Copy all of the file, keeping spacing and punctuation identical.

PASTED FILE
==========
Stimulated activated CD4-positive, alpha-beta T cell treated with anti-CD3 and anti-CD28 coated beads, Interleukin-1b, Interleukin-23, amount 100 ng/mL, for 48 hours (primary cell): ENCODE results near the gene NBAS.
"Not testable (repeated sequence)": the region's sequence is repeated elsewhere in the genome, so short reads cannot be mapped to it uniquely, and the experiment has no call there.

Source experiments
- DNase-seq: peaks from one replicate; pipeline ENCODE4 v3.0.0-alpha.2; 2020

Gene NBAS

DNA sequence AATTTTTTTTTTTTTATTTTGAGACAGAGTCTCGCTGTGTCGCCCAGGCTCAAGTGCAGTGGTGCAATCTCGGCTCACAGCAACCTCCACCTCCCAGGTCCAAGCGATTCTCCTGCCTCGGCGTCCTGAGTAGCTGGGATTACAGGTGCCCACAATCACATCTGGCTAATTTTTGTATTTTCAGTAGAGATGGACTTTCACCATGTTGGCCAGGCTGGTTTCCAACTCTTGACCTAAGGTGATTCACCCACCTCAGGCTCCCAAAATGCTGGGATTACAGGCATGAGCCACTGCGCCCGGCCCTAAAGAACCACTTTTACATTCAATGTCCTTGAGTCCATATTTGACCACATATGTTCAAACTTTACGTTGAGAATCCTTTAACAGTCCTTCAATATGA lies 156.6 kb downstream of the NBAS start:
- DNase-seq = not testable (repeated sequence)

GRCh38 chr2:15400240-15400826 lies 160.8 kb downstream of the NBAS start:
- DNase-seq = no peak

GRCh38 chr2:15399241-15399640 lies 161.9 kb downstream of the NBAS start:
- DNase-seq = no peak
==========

Stimulated activated CD4-positive, alpha-beta T cell treated with anti-CD3 and anti-CD28 coated beads, Interleukin-1b, Interleukin-23, amount 100 ng/mL, for 48 hours (primary cell): ENCODE results near the gene NBAS.
"Not testable (repeated sequence)": the region's sequence is repeated elsewhere in the genome, so short reads cannot be mapped to it uniquely, and the experiment has no call there.

Source experiments
- DNase-seq: peaks from one replicate; pipeline ENCODE4 v3.0.0-alpha.2; 2020

Gene NBAS

DNA sequence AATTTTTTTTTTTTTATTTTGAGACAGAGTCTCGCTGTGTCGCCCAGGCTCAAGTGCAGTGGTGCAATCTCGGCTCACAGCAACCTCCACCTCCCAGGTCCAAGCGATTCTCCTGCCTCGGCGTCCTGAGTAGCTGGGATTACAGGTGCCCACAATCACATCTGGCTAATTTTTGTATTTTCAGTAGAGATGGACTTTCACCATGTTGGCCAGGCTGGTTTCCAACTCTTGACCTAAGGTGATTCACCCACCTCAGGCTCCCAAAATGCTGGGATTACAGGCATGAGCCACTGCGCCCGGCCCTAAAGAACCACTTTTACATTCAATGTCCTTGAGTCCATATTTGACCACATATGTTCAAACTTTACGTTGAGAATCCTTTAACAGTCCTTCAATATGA lies 156.6 kb downstream of the NBAS start:
- DNase-seq = not testable (repeated sequence)

GRCh38 chr2:15400240-15400826 lies 160.8 kb downstream of the NBAS start:
- DNase-seq = no peak

GRCh38 chr2:15399241-15399640 lies 161.9 kb downstream of the NBAS start:
- DNase-seq = no peak